Rich and Hearty Hungarian Goulash

If you grew up eating goulash then it’s likely that you have a specific idea of what goulash is. For some it’s beef soup with carrots, parsnips and potatoes. For others it’s a thick stew without a vegetable to be found. If you were raised in certain parts of the US, goulash might even be ground beef with tomato sauce and macaroni noodles. This last version, which veers dangerously close to Hamburger Helper, is a far cry from traditional Hungarian goulash. Whether it’s served as a soup or stew, with vegetables or without, Hungarian goulash must involve one thing: chunks of beef simmered in a paprika-laced broth until the meat is so tender you’ll eat it with a spoon.

Simmering meat in a pot with a handful of other ingredients until it turns into a rich, thick, comforting meal isn’t a unique idea. The French have Boeuf Bourguignon. Texans have Texas Chili. What makes goulash different is paprika, and lots of it.

Paprika is made by grinding up various types of dried peppers. The type of pepper determines how sweet or spicy the paprika will be. If paprika has a bright red color it’s likely to be sweeter and milder. When the color starts leaning towards brown and orange hues, watch out. It’s going to be spicy. Hungarian Paprika, which is sold in sweet and spicy versions, tastes different than Spanish paprika (which is usually smoky) and regular generic paprika (which doesn’t have much flavor at all). If you can find Hungarian paprika, by all means use it for making goulash. It will give the dish a stronger flavor, one that is slightly sweet and pungent – a little bit like what the essence of a really flavorful red bell pepper tastes like. The mildest varieties of Hungarian paprika are often labeled as Különleges, Édesnemes, Csípmentes and Csemege. Things start getting spicy when you see Félédes, Rozsa or Eros on the label.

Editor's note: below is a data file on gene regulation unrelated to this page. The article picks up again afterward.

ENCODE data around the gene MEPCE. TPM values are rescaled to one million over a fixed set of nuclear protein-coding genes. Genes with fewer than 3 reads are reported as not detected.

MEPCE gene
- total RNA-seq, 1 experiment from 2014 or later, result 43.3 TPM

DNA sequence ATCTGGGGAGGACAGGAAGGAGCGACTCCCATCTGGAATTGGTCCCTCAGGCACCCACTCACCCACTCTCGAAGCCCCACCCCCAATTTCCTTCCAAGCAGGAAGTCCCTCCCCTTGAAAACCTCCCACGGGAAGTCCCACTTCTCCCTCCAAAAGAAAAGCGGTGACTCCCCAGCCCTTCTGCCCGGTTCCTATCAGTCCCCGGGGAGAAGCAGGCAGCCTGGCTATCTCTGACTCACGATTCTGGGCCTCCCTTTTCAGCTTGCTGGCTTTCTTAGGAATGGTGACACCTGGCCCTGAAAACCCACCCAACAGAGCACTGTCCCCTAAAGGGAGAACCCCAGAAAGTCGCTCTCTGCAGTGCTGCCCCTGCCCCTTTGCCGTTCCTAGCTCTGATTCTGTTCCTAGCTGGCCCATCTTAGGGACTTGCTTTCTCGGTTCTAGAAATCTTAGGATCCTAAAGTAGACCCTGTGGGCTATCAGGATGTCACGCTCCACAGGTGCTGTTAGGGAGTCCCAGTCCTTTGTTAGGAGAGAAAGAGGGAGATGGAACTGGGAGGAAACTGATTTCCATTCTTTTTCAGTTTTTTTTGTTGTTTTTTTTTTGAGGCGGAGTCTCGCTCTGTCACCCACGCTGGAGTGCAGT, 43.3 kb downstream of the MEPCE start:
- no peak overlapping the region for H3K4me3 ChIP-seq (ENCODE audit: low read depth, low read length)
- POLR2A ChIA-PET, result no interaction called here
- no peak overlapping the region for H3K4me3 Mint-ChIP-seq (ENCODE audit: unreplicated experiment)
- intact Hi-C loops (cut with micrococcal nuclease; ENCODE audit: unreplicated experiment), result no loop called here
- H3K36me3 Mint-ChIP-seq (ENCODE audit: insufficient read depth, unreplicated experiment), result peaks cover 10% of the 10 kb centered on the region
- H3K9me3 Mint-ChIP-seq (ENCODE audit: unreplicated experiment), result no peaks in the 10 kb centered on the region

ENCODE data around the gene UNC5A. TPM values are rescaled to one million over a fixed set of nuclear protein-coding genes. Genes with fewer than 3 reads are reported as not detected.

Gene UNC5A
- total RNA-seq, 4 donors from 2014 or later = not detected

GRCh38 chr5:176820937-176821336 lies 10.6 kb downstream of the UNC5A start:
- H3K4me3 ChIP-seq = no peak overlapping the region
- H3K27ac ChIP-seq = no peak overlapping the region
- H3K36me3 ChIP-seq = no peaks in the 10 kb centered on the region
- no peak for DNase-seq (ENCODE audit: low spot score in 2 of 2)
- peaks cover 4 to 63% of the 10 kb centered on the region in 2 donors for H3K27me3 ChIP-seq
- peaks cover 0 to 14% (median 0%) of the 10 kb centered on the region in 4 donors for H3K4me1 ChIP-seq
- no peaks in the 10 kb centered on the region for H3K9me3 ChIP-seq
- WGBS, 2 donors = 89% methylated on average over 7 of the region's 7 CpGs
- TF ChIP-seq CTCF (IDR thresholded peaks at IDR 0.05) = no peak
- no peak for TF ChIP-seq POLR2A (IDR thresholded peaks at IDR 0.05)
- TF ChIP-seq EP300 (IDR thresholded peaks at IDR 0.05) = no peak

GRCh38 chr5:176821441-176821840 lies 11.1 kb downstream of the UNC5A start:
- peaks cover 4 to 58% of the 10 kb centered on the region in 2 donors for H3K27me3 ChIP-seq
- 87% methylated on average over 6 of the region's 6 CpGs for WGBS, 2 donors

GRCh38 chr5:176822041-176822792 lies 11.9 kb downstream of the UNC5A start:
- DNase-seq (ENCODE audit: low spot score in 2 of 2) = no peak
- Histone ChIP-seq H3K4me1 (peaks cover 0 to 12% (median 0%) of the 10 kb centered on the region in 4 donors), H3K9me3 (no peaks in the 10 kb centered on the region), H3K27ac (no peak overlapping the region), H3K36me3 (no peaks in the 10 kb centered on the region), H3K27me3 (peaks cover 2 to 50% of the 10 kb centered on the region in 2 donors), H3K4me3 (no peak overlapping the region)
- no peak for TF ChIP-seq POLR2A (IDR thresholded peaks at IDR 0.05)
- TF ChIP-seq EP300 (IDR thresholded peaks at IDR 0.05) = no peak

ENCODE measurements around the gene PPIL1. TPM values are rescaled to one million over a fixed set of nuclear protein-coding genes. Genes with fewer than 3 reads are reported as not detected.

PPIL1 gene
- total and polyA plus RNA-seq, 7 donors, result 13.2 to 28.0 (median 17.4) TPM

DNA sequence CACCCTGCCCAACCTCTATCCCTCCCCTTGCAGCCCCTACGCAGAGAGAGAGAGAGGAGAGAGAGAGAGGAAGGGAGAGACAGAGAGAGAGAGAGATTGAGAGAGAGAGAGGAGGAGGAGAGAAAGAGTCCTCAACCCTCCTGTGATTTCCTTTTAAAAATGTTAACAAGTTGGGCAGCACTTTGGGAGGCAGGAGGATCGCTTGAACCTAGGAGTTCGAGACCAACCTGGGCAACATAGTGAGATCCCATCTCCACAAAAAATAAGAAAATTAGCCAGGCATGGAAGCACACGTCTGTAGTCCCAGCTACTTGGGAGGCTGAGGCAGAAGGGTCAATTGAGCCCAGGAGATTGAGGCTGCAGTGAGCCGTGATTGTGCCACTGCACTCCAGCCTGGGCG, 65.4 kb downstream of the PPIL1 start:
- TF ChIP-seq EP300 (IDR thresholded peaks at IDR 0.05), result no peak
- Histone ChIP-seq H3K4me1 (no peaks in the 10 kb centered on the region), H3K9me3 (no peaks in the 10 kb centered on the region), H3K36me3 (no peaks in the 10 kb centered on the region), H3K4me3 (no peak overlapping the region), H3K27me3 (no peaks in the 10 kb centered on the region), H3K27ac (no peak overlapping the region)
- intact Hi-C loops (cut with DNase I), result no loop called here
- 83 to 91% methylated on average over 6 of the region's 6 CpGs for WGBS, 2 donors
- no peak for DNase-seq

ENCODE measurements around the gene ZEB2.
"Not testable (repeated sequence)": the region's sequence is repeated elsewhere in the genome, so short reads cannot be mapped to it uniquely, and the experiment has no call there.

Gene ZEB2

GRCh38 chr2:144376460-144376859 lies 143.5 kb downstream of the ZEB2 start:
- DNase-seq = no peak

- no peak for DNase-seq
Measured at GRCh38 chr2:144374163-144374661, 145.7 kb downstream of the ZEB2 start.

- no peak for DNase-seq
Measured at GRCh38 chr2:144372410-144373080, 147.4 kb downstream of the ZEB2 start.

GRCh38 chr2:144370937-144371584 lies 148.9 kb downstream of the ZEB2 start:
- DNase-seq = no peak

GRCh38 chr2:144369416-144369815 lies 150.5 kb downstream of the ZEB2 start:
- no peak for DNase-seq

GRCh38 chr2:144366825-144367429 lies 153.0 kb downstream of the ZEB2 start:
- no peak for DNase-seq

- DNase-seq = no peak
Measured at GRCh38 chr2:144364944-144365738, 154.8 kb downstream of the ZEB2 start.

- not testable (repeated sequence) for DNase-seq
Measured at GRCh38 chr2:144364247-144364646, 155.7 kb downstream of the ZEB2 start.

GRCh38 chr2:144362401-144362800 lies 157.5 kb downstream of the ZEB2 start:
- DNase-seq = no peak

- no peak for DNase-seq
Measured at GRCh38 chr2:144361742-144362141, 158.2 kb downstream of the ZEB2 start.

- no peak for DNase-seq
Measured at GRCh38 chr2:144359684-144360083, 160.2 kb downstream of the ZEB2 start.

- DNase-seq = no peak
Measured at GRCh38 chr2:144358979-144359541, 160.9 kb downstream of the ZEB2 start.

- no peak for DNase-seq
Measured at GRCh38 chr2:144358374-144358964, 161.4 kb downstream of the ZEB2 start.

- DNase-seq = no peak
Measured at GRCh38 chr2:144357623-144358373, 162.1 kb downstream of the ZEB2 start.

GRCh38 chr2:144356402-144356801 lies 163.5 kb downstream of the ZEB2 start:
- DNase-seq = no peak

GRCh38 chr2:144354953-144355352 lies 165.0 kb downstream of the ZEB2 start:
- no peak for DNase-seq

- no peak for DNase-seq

This goulash recipe also includes fresh bell peppers, tomato paste and vinegar for extra flavor, but a goulash purist will skip all three. If you take goulash very seriously, it’s all about the meat, onions and paprika. Like most hearty dishes that revolve around tender chunks of beef, goulash must be cooked slowly over the course of a few hours. If you really want to taste goulash at its finest, make a point of eating a bowl as leftovers the next day. The more time the ingredients spend together, the better they taste.

Servings: 6-8


  • 3 pounds boneless chuck cut into 1/2-inch cubes (pork or venison can also be used)
  • 1/4 cup fat (lard, tallow, olive oil or butter)
  • 2-3 white or yellow onions, chopped
  • 3 tablespoons Hungarian Sweet Paprika
  • 2 garlic cloves, finely chopped
  • 1 teaspoon caraway seeds
  • 2 tablespoons apple cider vinegar
  • 2 tablespoons tomato paste
  • 1/2 teaspoon salt, plus more to taste
  • 1 red bell pepper, chopped
  • 1 green bell pepper, chopped
  • 4 cups beef broth


In a heavy deep pot (like a Dutch oven) heat half of the fat over medium-high heat. Add the meat in three batches, removing each batch from the pot after it browns. The meat doesn’t need to be cooked all the way through, just browned on the outside.

Once the meat is out of the pot, add the rest of the fat followed by the onions and paprika. Stir the onions as they cook, for about five minutes.

Add garlic and caraway seeds. Add vinegar and tomato paste and cook 1 minute, whisking constantly. Add the meat back to the pot along with the salt and bell peppers.

Pour in the broth. The meat should be fully covered by liquid. If needed, add a cup or so of water. Bring to a gentle boil.

Simmer goulash, covered, stirring occasionally, for an hour and half, or slightly longer if meat isn’t tender enough. If you want very little broth, you can remove the lid halfway through the cooking time.

Serve alone in a bowl or over lightly sautéed, thinly sliced cabbage or cauliflower rice.

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